was seven when he first suspected that the world didn’t fit him quite right.
Two sizes too big or two sizes too small, he couldn’t be sure. All he knew was
that planet Earth pinched him in all the wrong places. Discovering this
uncomfortable truth wasn’t like when you learn there is no Santa Claus, or that
In The Beginning, Man created God and not the other way around. No. The truth
had hit him very much like the tight, smelly fist of a schoolyard bully called
fight, if you could call it that, didn’t last long; a three against one attack
rarely does. Why do thugs always travel in threes? But Morrissey managed to get
off one good shot that seemed to make his point. After that, he spent most of
the time blocking Norman’s punches with his nose while his henchmen pinned
that night, he sat at the dining room table, silently pushing peas around his
plate while his mum sat patiently opposite. She was too good at mothering to
force him to talk before he was ready, but he knew she couldn’t go on
pretending he didn’t have an entire tissue box bunged up his nose to stop the
you want to talk about it?” she said softly.
shrugged the question away without meeting her gaze. Finally, he answered.
“Norman Riley is a wanker.”
mum suppressed a grin. “Davey! You can’t call him that.”
he is. He’s a bully and a wanker.”
he’s never picked on you before.” A twitch of worry flickered across her face.
“He hasn’t, has he?”
the new kid in town made Morrissey easy prey in Norman’s book, having only
recently moved to London from a small town south of Sheffield. Up until now,
he’d been able to avoid the brunt of Norman’s torments; there were plenty of
other victims further down the food chain. “No. I can usually stay out of his
today.” Today, Norman had come at him with a full-on purpose. Kids can be
horrible to one another, and Norman excelled at horrible. “He said…he said
mum tried to defuse the situation with one of her tender smiles. “People say
things all the time, Davey. Doesn’t mean we have to start fights over them.”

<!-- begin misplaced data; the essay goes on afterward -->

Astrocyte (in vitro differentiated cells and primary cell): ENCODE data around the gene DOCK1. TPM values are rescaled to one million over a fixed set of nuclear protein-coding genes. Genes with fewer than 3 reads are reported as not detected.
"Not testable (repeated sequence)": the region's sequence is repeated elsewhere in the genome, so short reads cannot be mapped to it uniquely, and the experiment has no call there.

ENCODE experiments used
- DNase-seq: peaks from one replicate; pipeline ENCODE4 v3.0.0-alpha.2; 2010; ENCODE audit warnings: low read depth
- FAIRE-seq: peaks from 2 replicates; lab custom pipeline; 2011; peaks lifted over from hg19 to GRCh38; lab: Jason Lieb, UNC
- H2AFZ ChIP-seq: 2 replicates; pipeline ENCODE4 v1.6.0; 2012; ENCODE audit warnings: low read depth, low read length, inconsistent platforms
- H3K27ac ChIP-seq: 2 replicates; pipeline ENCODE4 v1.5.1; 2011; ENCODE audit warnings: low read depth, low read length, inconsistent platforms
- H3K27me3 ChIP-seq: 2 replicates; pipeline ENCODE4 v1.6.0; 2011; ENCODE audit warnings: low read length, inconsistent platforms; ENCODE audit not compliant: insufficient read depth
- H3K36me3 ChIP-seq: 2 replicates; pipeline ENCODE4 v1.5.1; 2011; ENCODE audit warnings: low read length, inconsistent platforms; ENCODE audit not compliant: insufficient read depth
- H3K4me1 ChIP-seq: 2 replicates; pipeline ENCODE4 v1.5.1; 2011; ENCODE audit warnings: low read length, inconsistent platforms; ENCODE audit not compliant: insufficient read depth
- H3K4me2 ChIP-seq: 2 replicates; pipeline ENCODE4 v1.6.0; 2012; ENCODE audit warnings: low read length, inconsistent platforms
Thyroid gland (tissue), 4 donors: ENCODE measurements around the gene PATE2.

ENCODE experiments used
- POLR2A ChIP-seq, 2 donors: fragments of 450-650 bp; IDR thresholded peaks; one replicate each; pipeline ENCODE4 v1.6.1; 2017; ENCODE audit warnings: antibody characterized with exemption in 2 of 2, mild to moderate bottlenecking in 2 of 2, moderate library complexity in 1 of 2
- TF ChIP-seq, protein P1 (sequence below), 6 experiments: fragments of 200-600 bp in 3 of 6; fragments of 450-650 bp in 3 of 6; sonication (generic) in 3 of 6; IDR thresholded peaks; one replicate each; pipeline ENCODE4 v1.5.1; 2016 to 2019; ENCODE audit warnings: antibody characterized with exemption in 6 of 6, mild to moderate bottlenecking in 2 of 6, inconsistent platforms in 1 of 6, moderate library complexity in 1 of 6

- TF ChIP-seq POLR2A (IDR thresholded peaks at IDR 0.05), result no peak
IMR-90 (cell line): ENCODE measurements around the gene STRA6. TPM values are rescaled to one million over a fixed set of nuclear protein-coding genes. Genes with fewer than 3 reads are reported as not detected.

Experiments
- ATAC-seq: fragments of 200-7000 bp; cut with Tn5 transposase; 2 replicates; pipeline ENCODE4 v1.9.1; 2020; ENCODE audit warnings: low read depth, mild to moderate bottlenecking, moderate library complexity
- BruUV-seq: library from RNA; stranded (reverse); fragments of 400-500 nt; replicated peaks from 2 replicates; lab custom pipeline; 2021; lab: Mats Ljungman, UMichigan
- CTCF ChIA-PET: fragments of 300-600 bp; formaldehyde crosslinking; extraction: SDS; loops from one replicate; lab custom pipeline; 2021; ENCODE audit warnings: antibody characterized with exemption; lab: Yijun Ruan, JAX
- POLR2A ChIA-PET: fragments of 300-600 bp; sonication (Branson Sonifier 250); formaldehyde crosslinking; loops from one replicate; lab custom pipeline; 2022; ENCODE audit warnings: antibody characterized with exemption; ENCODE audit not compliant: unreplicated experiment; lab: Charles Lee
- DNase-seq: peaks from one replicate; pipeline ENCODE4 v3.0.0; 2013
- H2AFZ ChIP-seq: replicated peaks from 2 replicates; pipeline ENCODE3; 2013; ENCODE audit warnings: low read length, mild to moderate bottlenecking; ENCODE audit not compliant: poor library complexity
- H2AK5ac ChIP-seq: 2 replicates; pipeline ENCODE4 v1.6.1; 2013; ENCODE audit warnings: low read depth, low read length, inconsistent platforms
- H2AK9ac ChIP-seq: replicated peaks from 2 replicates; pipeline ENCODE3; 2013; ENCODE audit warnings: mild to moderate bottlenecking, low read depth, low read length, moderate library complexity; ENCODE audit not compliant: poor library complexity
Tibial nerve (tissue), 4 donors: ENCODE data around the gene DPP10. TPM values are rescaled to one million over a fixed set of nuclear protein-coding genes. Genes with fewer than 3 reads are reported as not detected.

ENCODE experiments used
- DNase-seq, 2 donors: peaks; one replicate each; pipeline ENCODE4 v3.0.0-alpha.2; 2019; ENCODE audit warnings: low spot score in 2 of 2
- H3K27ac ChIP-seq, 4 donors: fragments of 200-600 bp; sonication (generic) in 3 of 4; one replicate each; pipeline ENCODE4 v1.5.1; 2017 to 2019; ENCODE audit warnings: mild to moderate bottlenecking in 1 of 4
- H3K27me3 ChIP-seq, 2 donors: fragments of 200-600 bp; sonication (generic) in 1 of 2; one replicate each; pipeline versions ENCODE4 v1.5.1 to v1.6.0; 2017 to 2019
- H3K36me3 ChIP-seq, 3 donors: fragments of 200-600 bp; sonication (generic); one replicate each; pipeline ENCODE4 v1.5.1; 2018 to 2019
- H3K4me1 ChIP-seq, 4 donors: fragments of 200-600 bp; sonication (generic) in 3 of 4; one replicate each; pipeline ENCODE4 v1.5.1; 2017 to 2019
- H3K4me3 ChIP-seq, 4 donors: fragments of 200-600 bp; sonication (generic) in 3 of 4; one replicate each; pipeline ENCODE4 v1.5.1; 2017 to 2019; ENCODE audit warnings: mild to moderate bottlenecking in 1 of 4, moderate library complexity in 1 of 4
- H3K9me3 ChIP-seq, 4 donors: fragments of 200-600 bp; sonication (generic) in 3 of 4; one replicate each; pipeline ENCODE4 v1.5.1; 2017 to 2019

glared. “Does it look like I started the fight?”
but — “
was about you.” The words came rushing out, unbidden. “He said things about
stiffened. “What…sort of things?”
replayed the scene over in his head, complete with Norman’s malicious glee at
having spread the poison. “He said you and his mum got into an argument at the
Co-Op. Didn’t you just say that we can’t go around starting fights?” His mum
looked away, sheepishly. “He said the fight was about whether or not UFOs are
real. How is that even worth fighting about? He said you told her you’d seen
one, that you’d even seen an alien.” His mum’s fascination with
extraterrestrial phenomena was no secret to him; they’d often make a game of it
as they looked up at the stars. Sometimes, when they were out in public, they
would play a game of spot the alien, playfully pointing out likely candidates
who could be extraterrestrials amongst the passersby, making up fantastic
planets complete with complex races and civilisations. But that was a game.
Their game. Norman had turned it into something vile and twisted. “He said you
were a crackpot. A freak. A mental case.” Morrissey turned his eyes up from his
plate, fighting the well of tears. “Is it true? Did you see one — an alien?”
His words felt sour and accusatory on the way out.
mum blanched. Morrissey could tell she was struggling for just the right
answer. “That’s silly, Luv. Why would I say that?”
would Norman say that? He’s not smart enough to make something like that up. Is
took too long to answer. “I’m so sorry, Luv, I really am. It’s something I
don’t like to talk about.”
Warren A. Shepherd was seven when he first realized the world didn’t fit him quite right. Two sizes too big or two sizes too small, he couldn’t be sure. But having been transported from the streets of London, England to the streets of Toronto, Canada at such a young age left him with a profound sense of alienation — a boy with one foot in each world yet belonging in neither. The experience, however, did sharpen his sense of self-awareness and made him a keen observer of the human (and not-so-human) condition.
When he sees what humankind is capable of, both the good and the bad, he imagines how we would cope amongst the stars and is driven to tell stories of strange new worlds to try to explain the one that he often cannot.
After all, it takes an alien to know an alien…
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